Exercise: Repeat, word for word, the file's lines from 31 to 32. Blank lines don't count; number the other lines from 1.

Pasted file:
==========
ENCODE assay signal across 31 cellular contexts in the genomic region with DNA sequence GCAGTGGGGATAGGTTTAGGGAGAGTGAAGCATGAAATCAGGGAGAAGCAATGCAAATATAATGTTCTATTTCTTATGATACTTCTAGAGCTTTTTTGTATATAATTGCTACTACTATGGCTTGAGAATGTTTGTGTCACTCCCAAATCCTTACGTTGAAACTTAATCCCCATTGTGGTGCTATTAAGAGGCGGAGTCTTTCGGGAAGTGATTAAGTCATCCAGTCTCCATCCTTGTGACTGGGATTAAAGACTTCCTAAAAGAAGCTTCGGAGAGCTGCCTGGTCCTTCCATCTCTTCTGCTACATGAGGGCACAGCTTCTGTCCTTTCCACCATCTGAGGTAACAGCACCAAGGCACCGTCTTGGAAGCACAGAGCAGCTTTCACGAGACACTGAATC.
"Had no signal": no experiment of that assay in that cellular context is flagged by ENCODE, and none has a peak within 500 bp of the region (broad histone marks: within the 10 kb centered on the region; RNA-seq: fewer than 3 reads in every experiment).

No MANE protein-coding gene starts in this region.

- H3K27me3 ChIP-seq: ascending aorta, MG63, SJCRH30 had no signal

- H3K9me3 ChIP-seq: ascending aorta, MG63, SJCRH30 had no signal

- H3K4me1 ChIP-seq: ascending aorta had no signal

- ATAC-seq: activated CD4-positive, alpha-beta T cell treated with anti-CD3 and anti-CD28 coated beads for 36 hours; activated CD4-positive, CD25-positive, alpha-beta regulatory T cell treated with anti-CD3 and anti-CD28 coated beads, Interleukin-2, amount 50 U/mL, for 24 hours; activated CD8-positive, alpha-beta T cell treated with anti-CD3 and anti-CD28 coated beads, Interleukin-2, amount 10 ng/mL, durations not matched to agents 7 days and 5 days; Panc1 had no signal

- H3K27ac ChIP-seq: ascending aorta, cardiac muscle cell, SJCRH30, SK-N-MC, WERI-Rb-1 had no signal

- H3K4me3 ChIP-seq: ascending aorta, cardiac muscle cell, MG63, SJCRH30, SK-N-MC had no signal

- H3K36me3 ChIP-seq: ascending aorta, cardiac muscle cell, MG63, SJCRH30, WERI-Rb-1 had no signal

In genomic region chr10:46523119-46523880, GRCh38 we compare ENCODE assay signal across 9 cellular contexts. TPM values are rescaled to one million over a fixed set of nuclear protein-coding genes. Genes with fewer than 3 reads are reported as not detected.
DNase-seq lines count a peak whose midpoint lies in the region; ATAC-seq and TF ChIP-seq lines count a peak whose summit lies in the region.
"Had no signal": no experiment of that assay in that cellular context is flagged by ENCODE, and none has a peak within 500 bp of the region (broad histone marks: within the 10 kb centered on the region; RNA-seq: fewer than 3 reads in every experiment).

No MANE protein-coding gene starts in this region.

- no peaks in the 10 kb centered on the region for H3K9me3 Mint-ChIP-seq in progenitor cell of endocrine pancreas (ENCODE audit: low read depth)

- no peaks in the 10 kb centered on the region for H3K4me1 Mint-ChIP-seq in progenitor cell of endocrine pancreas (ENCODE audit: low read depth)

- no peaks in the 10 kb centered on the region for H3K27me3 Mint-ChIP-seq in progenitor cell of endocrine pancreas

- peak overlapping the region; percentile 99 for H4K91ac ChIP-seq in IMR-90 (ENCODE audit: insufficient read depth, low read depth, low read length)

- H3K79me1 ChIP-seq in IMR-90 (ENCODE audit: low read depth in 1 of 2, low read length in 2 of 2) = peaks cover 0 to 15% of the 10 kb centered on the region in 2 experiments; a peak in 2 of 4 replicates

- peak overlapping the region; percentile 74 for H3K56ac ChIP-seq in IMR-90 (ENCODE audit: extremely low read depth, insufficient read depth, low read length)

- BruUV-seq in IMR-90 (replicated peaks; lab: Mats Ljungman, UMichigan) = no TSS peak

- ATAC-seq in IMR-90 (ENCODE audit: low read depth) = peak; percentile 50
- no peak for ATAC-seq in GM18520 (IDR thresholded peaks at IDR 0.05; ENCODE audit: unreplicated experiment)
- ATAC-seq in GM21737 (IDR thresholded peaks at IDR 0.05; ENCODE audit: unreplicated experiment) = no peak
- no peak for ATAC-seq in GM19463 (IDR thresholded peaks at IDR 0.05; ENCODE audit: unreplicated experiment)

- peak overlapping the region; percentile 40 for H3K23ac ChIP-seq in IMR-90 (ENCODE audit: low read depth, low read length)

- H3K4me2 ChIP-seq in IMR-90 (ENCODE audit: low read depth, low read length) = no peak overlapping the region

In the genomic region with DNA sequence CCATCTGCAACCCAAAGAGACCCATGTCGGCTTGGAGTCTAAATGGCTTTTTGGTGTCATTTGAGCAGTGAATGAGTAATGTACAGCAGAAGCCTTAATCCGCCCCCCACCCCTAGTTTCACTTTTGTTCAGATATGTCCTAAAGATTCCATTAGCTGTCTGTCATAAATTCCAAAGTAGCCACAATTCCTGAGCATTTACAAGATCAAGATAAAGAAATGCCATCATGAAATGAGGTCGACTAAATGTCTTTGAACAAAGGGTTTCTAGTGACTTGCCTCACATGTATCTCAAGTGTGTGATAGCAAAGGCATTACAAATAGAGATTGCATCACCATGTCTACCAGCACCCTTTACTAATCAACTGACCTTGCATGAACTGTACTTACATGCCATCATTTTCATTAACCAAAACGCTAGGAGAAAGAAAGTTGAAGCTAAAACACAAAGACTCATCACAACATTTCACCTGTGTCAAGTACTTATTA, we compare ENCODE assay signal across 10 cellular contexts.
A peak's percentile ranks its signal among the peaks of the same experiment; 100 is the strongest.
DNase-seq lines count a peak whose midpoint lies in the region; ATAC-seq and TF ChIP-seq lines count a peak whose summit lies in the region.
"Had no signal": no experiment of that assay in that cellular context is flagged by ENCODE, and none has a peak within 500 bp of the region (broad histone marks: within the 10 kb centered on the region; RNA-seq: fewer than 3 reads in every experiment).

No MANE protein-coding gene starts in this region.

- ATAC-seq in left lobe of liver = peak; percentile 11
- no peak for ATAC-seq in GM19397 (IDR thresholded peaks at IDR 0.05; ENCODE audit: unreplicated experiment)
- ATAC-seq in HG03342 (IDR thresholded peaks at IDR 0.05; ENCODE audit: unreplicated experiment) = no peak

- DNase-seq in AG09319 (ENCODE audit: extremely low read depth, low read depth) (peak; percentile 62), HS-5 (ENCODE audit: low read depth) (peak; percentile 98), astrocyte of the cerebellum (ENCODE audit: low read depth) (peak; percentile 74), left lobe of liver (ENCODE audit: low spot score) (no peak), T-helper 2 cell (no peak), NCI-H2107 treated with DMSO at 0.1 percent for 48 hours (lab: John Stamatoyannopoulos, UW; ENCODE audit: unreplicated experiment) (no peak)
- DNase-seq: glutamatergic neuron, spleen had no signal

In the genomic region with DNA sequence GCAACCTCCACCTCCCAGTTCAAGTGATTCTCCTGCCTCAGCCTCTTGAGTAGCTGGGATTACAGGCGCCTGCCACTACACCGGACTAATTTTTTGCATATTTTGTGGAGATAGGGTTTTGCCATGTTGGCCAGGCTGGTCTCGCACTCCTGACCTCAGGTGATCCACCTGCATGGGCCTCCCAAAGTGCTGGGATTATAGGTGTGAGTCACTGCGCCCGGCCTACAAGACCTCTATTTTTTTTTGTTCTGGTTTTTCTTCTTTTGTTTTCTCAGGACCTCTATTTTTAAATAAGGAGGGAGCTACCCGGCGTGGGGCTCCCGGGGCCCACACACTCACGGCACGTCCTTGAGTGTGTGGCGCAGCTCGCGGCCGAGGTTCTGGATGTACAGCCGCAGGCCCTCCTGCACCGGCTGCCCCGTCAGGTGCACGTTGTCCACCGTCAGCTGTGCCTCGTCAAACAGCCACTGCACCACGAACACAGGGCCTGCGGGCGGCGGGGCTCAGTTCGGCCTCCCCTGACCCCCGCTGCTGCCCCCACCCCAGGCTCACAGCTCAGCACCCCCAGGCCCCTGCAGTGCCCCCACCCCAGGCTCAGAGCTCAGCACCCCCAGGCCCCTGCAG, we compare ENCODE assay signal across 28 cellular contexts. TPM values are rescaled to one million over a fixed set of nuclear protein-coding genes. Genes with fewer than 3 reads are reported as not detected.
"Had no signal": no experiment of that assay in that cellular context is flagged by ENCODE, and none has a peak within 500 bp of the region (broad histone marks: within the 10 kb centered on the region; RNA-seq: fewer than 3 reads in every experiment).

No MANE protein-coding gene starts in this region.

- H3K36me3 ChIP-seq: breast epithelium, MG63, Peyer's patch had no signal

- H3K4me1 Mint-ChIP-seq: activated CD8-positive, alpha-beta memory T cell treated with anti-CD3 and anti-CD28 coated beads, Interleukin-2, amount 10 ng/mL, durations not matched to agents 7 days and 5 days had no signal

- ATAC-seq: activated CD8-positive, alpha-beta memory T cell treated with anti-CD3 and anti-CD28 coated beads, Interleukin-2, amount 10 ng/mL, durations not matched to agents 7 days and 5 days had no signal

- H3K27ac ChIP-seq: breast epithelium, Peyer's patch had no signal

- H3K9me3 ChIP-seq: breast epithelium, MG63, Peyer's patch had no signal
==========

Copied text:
"Had no signal": no experiment of that assay in that cellular context is flagged by ENCODE, and none has a peak within 500 bp of the region (broad histone marks: within the 10 kb centered on the region; RNA-seq: fewer than 3 reads in every experiment).

No MANE protein-coding gene starts in this region.